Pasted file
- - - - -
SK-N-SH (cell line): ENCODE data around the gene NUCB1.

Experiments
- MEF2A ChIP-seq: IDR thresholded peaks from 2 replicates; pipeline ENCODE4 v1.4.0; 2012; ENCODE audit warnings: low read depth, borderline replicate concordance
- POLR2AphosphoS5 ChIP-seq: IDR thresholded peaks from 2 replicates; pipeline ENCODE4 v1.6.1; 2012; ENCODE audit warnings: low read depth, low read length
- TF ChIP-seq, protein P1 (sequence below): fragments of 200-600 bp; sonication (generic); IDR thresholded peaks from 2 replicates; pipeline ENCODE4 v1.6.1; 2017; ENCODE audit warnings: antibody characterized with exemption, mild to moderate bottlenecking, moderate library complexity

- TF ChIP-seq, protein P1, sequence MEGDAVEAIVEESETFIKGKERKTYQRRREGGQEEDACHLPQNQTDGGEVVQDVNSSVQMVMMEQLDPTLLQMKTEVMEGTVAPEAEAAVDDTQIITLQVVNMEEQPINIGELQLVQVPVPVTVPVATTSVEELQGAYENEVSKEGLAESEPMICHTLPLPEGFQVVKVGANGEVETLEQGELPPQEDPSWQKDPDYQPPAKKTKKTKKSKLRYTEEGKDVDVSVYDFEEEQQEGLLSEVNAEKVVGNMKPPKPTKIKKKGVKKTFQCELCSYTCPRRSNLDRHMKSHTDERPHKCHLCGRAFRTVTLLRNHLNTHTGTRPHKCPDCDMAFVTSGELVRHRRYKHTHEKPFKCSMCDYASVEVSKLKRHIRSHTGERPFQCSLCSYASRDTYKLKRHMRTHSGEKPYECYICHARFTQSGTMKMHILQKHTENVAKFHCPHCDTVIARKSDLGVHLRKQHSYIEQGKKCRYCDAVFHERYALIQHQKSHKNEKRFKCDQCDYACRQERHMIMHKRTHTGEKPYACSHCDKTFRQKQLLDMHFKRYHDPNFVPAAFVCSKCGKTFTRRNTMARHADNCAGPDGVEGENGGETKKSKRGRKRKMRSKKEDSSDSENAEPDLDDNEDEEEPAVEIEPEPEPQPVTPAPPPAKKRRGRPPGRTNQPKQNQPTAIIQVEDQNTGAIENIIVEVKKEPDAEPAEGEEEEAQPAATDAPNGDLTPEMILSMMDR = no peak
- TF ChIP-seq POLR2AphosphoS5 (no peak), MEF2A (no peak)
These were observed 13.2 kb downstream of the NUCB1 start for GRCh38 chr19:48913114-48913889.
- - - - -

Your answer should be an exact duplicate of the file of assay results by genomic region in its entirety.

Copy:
SK-N-SH (cell line): ENCODE data around the gene NUCB1.

Experiments
- MEF2A ChIP-seq: IDR thresholded peaks from 2 replicates; pipeline ENCODE4 v1.4.0; 2012; ENCODE audit warnings: low read depth, borderline replicate concordance
- POLR2AphosphoS5 ChIP-seq: IDR thresholded peaks from 2 replicates; pipeline ENCODE4 v1.6.1; 2012; ENCODE audit warnings: low read depth, low read length
- TF ChIP-seq, protein P1 (sequence below): fragments of 200-600 bp; sonication (generic); IDR thresholded peaks from 2 replicates; pipeline ENCODE4 v1.6.1; 2017; ENCODE audit warnings: antibody characterized with exemption, mild to moderate bottlenecking, moderate library complexity

- TF ChIP-seq, protein P1, sequence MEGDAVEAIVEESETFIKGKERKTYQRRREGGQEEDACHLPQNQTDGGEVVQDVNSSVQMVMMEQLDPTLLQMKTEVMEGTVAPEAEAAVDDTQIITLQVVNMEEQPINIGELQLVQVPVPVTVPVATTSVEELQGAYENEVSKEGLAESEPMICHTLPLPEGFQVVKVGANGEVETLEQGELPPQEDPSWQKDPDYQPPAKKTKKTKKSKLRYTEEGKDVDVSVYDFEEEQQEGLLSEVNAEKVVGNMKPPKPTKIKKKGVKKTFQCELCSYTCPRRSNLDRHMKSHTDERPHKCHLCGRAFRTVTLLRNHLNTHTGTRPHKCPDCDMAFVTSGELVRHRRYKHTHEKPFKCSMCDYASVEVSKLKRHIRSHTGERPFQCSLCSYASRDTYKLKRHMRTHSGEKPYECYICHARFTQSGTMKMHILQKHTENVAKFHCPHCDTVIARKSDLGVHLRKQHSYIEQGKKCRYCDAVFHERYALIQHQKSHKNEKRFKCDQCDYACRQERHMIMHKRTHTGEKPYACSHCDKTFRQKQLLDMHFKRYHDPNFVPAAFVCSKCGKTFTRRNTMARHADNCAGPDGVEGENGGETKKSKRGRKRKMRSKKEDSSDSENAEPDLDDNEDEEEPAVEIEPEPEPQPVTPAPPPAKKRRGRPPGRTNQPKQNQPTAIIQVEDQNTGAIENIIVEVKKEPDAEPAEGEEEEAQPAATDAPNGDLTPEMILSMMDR = no peak
- TF ChIP-seq POLR2AphosphoS5 (no peak), MEF2A (no peak)
These were observed 13.2 kb downstream of the NUCB1 start for GRCh38 chr19:48913114-48913889.